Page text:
West Virginia is a state whose population is disproportionally likely to benefit from the Affordable Care Act’s subsidized health insurance markets. It has a large population of people who need health insurance and who earn between 100% and 400% Federal Poverty Level (FPL). It has light to non-existent competition on Healthcare.gov so the stable equilibrium may not be converged pricing in every county which compresses the premiums spread.
However since 2017, the total share of Healthcare.gov enrollment that West Virginia supplies has gone down.
For the 2021 OEP, national enrollment increased. It increased on Healthcare.gov once we adjusted for two more states with 7% of the 2020 enrollment leaving the platform and going totheir own exchanges. However, West Virginia lost enrollment again.
There are two things going on, I think.
First, we have good evidence that partisanship matters. Republican leaning counties (and states) tend to have less enrollment at any given price point than a comparable Democratic leaning area. The elite messaging that conservative leaning partisans have heard is that the ACA is horrendous and should be avoided. That (probably) matters.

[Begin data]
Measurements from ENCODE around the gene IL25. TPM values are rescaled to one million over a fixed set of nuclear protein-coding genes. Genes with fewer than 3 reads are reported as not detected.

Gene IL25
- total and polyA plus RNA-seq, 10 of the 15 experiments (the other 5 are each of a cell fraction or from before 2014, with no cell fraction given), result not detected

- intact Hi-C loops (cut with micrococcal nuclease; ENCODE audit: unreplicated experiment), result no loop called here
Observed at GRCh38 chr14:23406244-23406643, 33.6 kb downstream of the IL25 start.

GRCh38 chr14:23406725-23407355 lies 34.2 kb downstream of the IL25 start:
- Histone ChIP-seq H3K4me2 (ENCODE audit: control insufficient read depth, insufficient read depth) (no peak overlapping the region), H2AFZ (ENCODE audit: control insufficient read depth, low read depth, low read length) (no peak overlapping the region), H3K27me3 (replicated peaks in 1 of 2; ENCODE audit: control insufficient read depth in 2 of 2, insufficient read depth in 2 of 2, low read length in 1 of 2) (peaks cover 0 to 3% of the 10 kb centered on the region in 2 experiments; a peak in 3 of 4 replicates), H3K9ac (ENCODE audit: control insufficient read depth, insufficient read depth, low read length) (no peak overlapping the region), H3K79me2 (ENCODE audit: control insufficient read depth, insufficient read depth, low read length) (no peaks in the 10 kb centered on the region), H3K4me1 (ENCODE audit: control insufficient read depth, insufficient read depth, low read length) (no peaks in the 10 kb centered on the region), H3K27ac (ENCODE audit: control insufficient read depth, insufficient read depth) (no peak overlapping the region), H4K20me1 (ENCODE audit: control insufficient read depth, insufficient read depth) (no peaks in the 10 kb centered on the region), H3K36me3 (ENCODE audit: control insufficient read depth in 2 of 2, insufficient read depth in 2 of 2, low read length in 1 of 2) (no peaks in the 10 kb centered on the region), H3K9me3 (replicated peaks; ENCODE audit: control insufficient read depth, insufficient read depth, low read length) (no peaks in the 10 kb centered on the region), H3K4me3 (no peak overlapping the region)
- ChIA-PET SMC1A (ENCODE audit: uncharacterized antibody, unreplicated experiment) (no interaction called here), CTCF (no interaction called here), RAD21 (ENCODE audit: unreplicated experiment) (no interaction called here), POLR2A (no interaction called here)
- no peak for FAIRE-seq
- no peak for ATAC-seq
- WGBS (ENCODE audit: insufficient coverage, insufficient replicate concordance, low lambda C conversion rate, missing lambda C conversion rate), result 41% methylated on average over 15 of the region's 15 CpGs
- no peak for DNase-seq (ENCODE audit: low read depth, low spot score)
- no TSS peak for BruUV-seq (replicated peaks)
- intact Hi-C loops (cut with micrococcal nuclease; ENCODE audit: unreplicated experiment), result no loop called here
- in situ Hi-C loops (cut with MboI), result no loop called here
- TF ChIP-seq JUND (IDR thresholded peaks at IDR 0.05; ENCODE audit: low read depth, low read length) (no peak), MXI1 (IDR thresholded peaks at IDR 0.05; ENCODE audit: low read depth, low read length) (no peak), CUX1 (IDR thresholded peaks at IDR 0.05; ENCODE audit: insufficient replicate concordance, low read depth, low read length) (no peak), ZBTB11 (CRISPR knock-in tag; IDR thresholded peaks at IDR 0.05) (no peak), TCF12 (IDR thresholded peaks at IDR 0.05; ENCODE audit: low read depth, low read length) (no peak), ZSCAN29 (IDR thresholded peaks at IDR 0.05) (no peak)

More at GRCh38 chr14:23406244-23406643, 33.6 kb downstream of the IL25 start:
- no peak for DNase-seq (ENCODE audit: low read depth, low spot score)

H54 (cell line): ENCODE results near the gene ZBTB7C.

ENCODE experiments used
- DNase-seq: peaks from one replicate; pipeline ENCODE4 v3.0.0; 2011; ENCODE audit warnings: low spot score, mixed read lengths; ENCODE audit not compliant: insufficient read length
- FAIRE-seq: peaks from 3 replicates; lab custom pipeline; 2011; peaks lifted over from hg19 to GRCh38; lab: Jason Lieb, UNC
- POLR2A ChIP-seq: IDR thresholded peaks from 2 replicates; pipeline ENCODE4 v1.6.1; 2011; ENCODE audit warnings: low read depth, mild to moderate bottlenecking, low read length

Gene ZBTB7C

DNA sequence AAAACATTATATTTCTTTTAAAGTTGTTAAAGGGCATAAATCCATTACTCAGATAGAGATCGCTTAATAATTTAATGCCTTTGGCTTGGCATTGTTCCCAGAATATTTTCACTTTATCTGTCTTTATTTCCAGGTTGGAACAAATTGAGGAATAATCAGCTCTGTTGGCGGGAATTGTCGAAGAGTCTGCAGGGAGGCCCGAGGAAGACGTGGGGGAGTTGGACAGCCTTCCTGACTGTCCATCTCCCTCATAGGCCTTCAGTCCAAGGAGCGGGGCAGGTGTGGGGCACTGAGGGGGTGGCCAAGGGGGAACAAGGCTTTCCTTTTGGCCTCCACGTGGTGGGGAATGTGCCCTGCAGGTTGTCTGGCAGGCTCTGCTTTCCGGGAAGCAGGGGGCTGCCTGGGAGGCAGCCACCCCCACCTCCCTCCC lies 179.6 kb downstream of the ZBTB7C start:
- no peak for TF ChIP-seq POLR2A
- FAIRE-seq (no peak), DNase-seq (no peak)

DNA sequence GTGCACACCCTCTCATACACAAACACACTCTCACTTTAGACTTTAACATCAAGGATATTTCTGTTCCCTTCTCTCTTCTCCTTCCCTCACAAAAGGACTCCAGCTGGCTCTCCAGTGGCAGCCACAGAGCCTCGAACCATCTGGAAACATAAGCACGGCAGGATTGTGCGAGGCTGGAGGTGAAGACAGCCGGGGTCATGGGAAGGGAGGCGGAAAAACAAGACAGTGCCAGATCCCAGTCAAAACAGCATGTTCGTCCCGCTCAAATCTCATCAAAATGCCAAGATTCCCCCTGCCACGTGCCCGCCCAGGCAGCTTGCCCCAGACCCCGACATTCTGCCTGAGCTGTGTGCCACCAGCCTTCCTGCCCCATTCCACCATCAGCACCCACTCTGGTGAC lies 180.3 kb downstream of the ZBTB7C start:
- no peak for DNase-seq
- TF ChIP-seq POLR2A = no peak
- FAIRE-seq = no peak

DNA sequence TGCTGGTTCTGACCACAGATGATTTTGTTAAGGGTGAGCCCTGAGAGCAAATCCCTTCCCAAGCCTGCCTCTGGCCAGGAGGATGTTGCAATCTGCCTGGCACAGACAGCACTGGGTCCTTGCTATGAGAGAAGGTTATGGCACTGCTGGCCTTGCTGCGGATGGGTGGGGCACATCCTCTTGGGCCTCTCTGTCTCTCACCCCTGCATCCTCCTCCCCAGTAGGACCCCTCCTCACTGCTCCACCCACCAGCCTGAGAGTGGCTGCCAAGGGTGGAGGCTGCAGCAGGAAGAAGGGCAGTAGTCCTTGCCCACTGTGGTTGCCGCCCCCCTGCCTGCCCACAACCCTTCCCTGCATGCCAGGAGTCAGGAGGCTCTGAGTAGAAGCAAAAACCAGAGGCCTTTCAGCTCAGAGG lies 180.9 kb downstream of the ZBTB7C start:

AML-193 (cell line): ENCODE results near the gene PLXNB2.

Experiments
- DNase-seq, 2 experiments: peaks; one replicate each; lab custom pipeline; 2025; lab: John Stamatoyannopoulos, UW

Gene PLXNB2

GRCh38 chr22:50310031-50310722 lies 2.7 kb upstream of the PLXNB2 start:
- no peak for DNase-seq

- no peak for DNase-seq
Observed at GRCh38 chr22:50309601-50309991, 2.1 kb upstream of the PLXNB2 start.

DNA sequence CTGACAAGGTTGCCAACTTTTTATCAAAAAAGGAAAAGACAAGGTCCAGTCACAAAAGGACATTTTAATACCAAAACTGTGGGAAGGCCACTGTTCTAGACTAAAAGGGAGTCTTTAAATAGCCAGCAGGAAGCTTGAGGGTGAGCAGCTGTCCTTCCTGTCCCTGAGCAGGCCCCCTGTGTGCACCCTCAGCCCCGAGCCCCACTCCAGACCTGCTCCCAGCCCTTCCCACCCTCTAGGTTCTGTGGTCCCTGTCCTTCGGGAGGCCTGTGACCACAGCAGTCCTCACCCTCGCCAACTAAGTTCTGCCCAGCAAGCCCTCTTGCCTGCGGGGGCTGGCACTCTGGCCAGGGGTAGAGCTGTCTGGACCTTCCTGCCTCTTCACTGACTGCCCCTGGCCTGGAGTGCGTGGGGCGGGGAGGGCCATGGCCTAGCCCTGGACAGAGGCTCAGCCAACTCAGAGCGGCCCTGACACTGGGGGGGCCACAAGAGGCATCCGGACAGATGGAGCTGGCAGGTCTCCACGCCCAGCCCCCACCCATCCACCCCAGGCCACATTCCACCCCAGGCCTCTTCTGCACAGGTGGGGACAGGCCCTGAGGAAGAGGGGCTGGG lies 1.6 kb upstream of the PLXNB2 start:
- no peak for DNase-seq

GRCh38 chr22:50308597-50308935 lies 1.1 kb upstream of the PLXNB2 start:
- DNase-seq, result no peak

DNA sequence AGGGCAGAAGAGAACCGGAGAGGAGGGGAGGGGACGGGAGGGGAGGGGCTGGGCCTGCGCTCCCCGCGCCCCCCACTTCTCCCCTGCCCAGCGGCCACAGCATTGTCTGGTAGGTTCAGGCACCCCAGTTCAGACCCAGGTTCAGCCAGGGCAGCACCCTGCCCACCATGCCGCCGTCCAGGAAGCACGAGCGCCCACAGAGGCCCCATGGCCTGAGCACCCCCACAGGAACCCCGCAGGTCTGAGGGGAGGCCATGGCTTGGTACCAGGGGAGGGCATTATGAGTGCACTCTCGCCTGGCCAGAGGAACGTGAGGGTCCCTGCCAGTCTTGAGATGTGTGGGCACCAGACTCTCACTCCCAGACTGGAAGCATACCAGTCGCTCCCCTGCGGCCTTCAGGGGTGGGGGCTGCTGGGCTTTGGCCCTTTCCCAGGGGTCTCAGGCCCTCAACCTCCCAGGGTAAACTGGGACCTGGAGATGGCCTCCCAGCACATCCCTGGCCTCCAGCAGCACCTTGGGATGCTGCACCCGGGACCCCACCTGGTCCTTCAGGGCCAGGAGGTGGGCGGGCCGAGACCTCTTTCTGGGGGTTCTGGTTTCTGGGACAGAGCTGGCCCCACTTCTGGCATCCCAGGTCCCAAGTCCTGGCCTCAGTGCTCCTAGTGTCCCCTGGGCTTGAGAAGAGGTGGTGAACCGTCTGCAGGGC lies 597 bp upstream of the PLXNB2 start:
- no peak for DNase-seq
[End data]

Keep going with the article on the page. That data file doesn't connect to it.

This obstacle can be overcome through superior pricing.
Here, West Virginia has made a policy choice. The state government has decided that they will not structure their market to provide increased affordability for subsidized buyers. Since 2018, Cost Sharing Reduction (CSR) subsidies are not paid directly by the federal government. Instead, the benefit must be provided and insurers can seek compensation through indirect means via the premium channel. The overwhelming majority (48) states currently have insurers “Silver load” CSR benefits onto the silver premiums. This increases the silver premiums relative to gold and bronze plans and produces larger than 2017 status quo counterfactual subsidies. That means a lot of people are either exposed to zero premium bronze plans OR see gold plans with significantly less cost sharing priced near silver plans. The value proposition in silver load states for people who don’t want to buy silver plans just got a whole lot better and people who bought silver plans in previous years sometimes move to non-silver plans.
Three states, West Virginia, Indiana and Mississippi, mandate a different CSR compensation scheme. These states require insurers to spread the CSR costs to all plans in a system known as Broad loading. Broad loading results in minimal changes in relative premium spreads compared to 2017 policy. Few people see a better deal now than they did under the Obama administration in these states.
The combination of partisan response and the deliberate embrace of broad loading’s inability to provide a different set of pricing facts and reality to counter-act that partisan response in West Virginia has resulted in a shrinking ACA market in the Mountaineer State.